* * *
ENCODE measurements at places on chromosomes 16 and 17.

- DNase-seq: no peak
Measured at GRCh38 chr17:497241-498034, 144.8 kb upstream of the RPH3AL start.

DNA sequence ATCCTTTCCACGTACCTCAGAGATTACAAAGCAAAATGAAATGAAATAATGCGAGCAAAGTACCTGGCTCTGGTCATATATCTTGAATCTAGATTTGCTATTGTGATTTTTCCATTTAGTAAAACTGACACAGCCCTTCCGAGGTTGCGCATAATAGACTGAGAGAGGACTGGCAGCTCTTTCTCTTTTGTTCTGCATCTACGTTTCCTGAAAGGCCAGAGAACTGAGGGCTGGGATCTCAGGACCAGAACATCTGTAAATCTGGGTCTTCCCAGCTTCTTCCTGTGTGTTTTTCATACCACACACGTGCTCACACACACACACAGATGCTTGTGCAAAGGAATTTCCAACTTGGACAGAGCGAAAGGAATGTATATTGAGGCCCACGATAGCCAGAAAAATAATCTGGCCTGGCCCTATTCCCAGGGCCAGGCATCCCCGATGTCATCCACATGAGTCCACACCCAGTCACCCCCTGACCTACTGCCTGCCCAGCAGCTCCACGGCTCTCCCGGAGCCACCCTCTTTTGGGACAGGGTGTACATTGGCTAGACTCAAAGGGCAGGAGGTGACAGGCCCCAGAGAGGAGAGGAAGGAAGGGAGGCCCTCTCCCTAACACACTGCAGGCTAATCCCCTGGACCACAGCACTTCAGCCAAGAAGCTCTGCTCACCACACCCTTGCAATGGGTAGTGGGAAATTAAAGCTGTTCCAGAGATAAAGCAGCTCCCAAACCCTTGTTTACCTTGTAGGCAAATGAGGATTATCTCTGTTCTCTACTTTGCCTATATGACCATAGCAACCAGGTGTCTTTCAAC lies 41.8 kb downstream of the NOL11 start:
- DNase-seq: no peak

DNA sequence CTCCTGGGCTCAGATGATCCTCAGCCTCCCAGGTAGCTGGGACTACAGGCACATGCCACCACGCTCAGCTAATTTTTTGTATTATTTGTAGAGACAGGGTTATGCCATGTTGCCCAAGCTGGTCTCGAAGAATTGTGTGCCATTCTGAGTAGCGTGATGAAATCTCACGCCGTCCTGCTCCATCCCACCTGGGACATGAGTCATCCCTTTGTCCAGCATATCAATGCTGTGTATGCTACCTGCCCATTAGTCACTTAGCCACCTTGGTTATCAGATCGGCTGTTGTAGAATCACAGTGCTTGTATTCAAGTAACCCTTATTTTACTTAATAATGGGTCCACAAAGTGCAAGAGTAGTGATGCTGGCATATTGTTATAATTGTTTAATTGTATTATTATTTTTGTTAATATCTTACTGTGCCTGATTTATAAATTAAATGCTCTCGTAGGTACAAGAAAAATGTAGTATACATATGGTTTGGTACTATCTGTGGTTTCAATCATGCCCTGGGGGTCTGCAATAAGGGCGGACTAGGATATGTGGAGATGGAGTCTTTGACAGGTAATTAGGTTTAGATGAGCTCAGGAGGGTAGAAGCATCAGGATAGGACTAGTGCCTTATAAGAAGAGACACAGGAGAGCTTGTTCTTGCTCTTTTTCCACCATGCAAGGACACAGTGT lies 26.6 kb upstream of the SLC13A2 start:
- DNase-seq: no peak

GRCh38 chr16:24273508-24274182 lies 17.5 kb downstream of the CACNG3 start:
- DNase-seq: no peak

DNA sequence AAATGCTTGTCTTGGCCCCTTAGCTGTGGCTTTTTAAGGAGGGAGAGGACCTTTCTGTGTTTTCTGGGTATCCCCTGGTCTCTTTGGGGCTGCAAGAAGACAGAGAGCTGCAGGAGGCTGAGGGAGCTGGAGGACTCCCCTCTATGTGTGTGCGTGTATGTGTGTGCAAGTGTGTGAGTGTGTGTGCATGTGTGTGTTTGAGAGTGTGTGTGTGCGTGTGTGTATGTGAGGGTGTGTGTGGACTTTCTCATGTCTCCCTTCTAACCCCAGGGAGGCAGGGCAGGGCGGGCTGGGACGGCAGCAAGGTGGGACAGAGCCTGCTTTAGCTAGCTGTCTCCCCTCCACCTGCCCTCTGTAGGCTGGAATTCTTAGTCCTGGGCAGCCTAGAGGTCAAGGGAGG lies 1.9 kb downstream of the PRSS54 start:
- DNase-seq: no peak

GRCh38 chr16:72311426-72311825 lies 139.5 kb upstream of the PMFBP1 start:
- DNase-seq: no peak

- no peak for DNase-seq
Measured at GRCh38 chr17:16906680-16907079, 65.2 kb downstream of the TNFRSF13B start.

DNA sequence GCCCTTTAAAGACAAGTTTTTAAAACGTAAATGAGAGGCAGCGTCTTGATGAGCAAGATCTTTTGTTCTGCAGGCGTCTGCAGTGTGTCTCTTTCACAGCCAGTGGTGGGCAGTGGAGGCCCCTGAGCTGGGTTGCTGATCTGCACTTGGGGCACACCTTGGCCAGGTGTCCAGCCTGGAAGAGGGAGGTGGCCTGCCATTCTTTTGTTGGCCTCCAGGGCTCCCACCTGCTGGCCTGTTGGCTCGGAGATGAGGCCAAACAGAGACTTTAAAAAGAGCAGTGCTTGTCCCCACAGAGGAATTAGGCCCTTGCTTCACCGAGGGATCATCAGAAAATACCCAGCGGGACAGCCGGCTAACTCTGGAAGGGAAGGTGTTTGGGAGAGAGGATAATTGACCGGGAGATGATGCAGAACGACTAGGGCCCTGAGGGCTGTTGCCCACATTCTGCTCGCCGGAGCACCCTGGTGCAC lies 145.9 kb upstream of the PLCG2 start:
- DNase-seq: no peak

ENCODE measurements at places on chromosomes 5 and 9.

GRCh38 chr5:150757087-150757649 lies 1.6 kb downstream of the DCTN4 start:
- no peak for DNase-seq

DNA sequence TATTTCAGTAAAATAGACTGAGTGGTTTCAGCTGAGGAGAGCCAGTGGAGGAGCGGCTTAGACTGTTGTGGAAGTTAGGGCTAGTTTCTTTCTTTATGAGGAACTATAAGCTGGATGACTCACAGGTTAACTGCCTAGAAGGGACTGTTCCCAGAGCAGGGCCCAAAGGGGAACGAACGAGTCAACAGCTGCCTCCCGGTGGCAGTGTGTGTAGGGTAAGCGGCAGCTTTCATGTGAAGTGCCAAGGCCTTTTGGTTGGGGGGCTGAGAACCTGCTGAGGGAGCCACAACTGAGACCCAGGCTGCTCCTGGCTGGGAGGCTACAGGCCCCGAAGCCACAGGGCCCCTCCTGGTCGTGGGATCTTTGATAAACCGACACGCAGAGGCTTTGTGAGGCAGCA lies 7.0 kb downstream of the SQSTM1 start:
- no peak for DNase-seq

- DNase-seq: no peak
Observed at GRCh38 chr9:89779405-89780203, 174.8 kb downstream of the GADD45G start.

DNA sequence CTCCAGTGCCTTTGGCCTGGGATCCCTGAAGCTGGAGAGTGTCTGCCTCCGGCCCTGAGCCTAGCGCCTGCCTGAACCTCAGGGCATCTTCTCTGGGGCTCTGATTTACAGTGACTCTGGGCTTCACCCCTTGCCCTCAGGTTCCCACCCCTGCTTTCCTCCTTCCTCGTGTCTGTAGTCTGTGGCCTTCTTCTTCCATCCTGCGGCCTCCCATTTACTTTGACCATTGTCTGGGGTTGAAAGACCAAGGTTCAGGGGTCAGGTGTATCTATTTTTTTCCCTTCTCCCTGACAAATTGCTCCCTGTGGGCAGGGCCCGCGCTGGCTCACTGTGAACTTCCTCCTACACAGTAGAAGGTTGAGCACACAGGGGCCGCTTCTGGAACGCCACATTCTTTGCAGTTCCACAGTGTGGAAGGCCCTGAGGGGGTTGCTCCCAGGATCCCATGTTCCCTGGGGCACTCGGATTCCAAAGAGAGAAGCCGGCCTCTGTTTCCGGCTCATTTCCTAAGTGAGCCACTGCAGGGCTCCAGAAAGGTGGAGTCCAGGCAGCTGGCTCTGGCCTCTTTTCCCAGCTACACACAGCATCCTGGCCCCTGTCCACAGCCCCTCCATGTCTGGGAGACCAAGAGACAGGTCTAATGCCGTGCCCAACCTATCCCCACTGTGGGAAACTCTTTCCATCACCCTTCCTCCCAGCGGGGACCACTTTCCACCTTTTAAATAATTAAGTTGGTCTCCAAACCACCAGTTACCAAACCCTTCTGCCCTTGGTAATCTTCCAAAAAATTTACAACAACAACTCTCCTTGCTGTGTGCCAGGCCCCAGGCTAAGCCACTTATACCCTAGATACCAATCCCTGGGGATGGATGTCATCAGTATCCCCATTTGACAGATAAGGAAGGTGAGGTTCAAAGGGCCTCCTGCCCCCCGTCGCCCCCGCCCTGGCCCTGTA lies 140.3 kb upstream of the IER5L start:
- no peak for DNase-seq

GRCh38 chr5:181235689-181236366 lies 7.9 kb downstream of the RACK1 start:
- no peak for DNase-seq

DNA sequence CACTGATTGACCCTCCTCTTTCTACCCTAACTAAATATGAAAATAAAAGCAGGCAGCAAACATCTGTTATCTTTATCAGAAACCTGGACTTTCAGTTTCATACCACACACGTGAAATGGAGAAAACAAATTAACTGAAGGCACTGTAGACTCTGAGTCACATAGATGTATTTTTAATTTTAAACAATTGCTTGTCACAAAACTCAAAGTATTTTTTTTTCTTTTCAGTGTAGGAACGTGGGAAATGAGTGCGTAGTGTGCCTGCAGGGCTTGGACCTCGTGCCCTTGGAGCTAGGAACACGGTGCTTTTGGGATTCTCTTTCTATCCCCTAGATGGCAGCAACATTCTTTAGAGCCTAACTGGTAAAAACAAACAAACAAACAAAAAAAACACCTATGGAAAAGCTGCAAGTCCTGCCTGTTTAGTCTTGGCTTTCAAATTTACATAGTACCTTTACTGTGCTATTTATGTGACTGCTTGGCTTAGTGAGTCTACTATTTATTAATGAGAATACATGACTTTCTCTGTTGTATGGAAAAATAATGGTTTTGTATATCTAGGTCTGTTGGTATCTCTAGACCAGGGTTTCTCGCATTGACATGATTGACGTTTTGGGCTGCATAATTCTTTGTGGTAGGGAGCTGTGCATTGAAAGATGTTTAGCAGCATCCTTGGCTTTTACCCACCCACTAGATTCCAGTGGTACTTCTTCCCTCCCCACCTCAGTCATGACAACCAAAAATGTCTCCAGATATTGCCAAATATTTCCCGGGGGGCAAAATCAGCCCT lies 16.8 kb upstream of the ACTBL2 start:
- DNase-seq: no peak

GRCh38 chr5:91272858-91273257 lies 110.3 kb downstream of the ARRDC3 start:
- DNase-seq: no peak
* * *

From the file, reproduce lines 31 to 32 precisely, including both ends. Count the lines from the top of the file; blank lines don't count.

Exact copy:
GRCh38 chr5:91272858-91273257 lies 110.3 kb downstream of the ARRDC3 start:
- DNase-seq: no peak